The above numbers are a little misleading since they include all vulnerabilities, even those that are minor in nature. When we look at vulnerabilities evaluated as “medium to high” Flash totals 906 vulnerabilities, Firefox has 1387,  Chrome has 1325Internet Explorer has 833, and Safari comes in at 692. Excluding Flash the average is 1059.

In this context it’s clear that Flash Player is far from being the most vulnerable of the bunch.

Flash Isn’t Open-Source

Finally, people will often object to the fact that the Flash Player isn’t open-source. While there are numerous open-source tools available to produce Flash content, it’s true that the Flash Player itself is indeed closed-source software. There’s no getting around this fact.

It should be pointed out, however, that with the exception of Firefox all of the other runtimes are similarly closed-source. Both Google and Apple have stripped-down versions of their products (Chromium and WebKit), but their end-user products are just as closed-source as Adobe’s Flash Player. It’s not my intent vilify these approaches but pointing a finger solely at Adobe when almost everyone is doing the same thing seems terribly unfair.

How does this relate to CypherPoker?

My first reason for posting this information is that I’ll have something to be able to refer people to when they ask me why I use that evil Adobe software. At the very least I can explain why I’ve chosen a path worse than Hitler’s.

Secondly, CypherPoker is written in ActionScript, a language which produces Flash (which is why you can play it in the browser). When I’m not being accused of committing atrocities I’m often asked why I would choose to work with a “dead” technology. As I’ve mentioned, this broken record has been going around for almost as long as I’ve been working with Flash so I’m just not convinced.

However, the web version of CypherPoker has always been secondary since Flash content is subject to many of the same limitations as HTML+JavaScript content, and for many of the same reasons. In addition to a host of security restrictions browsers don’t come with the additional software or protocols needed for a full CypherPoker installation (Ethereum, Bitcoin, Tor, etc.), and I believe players would prefer to just play the game rather than fiddling with arcane command-line instructions, port assignments, and all the rest of it. It’s doable, and eventually I’ll produce some instructions for doing it, but isn’t it a far nicer experience to simply click PLAY and have the software take care of everything?

Besides the fact that I’ve been developing in it for many years, the other upside about ActionScript is that it can be compiled to Adobe’s AIR which is essentially the Flash Player with a whole bunch of functionality added to it to enable it to run as full-blown desktop or mobile applications. I apply the same “simply click PLAY” philosophy to AIR and don’t expect players to care about the plumbing as long as it works well. So far it looks like I’m right — only a handful of people have commented on my use of Flash whereas the vast majority just want to know when CypherPoker will be ready to roll.

With all of this said, I think it’s worthwhile to point out that HTML5+JavaScript would make good a choice for a version of CypherPoker. Their limitations mean that some of the niftier features that I have planned for the game would have to be omitted but implementing the basic functionality is possible. There’s still lots to do on the ActionScript version so this is not something that would be happening any time soon but what I want is for CypherPoker to be played and enjoyed, not for it to be a showcase for Flash or AIR, so it’s very much a part of the long-term vision. Similarly, I’d love to see implementations in other languages and runtimes; whether it’d be C++, Python, Java, or something else, it could only make the CypherPoker experience better.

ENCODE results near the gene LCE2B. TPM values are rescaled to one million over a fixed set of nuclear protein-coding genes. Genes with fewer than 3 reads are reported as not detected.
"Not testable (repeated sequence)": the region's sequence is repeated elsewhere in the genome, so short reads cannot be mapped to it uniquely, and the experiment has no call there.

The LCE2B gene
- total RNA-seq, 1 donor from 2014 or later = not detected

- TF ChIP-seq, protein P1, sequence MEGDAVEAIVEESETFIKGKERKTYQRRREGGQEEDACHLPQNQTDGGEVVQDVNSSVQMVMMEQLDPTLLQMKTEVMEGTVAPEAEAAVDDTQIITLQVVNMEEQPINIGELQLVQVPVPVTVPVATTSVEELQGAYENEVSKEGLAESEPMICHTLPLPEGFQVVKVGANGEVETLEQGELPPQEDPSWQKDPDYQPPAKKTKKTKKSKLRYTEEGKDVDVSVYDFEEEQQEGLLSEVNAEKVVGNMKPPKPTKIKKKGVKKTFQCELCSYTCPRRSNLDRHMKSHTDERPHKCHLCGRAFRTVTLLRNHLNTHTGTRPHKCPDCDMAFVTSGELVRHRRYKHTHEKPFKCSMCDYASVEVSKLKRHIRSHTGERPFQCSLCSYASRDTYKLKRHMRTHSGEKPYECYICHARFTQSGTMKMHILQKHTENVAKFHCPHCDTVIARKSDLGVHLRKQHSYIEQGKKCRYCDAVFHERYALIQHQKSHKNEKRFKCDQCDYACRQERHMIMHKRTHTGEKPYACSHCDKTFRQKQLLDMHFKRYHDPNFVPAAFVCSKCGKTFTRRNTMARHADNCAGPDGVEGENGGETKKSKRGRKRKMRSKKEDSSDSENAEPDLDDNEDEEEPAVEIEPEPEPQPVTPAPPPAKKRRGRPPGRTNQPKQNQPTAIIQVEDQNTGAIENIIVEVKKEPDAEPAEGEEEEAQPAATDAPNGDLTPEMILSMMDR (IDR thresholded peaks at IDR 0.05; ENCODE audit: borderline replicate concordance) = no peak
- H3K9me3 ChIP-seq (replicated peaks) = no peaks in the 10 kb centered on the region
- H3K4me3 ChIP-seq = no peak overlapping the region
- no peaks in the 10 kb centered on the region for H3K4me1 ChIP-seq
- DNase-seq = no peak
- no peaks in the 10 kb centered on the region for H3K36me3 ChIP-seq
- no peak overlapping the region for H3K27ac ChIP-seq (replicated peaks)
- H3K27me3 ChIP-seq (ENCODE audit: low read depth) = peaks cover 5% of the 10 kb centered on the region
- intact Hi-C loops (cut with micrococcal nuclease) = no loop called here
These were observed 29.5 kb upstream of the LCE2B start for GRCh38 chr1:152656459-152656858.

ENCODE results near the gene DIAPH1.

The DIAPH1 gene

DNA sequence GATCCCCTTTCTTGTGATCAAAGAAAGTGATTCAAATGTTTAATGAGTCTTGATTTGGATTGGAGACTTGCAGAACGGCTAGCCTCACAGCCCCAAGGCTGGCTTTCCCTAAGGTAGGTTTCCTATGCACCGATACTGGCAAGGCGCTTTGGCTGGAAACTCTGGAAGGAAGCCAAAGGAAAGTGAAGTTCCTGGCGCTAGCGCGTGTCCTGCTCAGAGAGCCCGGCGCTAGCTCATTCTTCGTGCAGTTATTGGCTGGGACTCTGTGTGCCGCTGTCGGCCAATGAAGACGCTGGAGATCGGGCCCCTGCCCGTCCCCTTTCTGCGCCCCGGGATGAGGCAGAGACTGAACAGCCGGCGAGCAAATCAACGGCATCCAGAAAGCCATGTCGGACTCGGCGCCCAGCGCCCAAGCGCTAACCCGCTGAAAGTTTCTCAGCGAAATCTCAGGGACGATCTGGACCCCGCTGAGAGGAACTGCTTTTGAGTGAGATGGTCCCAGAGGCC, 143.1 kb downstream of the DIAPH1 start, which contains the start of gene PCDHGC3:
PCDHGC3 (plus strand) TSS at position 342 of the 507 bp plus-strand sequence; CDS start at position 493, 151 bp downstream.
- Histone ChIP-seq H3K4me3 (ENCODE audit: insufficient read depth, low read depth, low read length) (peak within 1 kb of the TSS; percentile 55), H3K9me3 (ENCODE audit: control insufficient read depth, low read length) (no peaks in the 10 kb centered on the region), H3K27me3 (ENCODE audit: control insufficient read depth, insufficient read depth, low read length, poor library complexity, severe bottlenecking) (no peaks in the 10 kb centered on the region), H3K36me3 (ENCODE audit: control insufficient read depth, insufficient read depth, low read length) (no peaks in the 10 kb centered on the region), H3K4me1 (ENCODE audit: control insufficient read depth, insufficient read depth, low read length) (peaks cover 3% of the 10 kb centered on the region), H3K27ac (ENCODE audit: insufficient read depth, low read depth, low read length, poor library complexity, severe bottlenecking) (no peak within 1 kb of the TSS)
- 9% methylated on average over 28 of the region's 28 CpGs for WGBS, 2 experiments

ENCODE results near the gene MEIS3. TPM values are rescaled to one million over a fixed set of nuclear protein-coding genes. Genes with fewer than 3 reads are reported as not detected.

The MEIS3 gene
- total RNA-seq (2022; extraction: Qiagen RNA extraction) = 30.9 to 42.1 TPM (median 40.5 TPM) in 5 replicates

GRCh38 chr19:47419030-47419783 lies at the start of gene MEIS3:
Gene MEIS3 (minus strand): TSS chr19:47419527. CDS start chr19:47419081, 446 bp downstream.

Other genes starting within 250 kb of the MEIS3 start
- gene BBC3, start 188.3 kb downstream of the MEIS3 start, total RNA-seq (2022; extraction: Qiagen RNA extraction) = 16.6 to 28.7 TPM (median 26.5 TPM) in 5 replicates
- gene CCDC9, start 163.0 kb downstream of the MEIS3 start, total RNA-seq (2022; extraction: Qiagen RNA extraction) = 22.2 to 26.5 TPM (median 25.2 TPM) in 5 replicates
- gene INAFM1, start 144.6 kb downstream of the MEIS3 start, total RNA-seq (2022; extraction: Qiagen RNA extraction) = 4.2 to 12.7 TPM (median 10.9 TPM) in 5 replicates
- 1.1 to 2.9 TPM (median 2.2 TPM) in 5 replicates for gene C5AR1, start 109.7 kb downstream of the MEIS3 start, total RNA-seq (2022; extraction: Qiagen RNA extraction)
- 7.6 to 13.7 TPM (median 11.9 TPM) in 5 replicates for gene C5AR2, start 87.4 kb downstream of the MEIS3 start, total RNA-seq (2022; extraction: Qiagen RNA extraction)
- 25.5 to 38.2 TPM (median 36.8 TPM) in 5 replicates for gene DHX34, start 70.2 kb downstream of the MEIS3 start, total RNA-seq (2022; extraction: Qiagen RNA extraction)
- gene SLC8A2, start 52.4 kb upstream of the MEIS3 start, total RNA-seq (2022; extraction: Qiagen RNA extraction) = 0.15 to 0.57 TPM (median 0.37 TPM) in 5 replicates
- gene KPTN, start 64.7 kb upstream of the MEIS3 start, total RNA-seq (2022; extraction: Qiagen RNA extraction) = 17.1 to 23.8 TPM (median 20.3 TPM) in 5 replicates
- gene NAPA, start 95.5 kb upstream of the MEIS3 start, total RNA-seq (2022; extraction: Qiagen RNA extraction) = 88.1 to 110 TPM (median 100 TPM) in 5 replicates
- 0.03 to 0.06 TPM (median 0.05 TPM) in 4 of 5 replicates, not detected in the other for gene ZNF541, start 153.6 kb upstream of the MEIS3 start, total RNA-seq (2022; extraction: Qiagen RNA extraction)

• @Pippo Thanks! At the very least I’d like to see more informed and equitable discussions on the topic. The rhetoric surrounding Flash often hinders useful debates and everyone loses as a result. The choices presented to us are not nearly as binary as they’re made to seem.

  1. The drivel continues:

    “The writing was on the wall back in 2010 when Apple’s Steve Jobs famously proclaimed…”
    “…the nails appear to be in the coffin for Flash…”

    And how did HTML5 “win the user experience wars”? (whatever that is)

    “Monotype recently issued an e-book outlining the fundamentals [of HTML5].”

    Yup. Some company puts out an e-book and that equals “amazing user experiences”. And this guy has the gall to call himself a journalist.

    The comments beneath the article go further to exemplify the type of ignorance being engendered by this type of silliness.

  2. An unusually balanced post by the head of Yahoo’s Video Platform team:

    I found it interesting that the “Opportunities” of using HTML5 playback are features that are easily achievable (and presently used on many sites) with Flash. Nevertheless, there are good points made on why Flash needn’t be the only video playback option anymore: HTML5 video now often supports what Flash has for a long time. However, even here’s there’s a concession in that, “The most prominent platform that does not support MSE [Media Source Extensions] is IE on Windows 7, which will continue to be served via Flash.”

  3. Another twist in the whole debate is that Apple, the company that lead the “HTML5 for everything” campaign, actually has pretty bad support for the standard (something many developers have encountered).

    It calls into question why Jobs was pushing so hard for something that his own company didn’t fully implement. Maybe he wasn’t actually pushing for something so much as he was pushing against something else.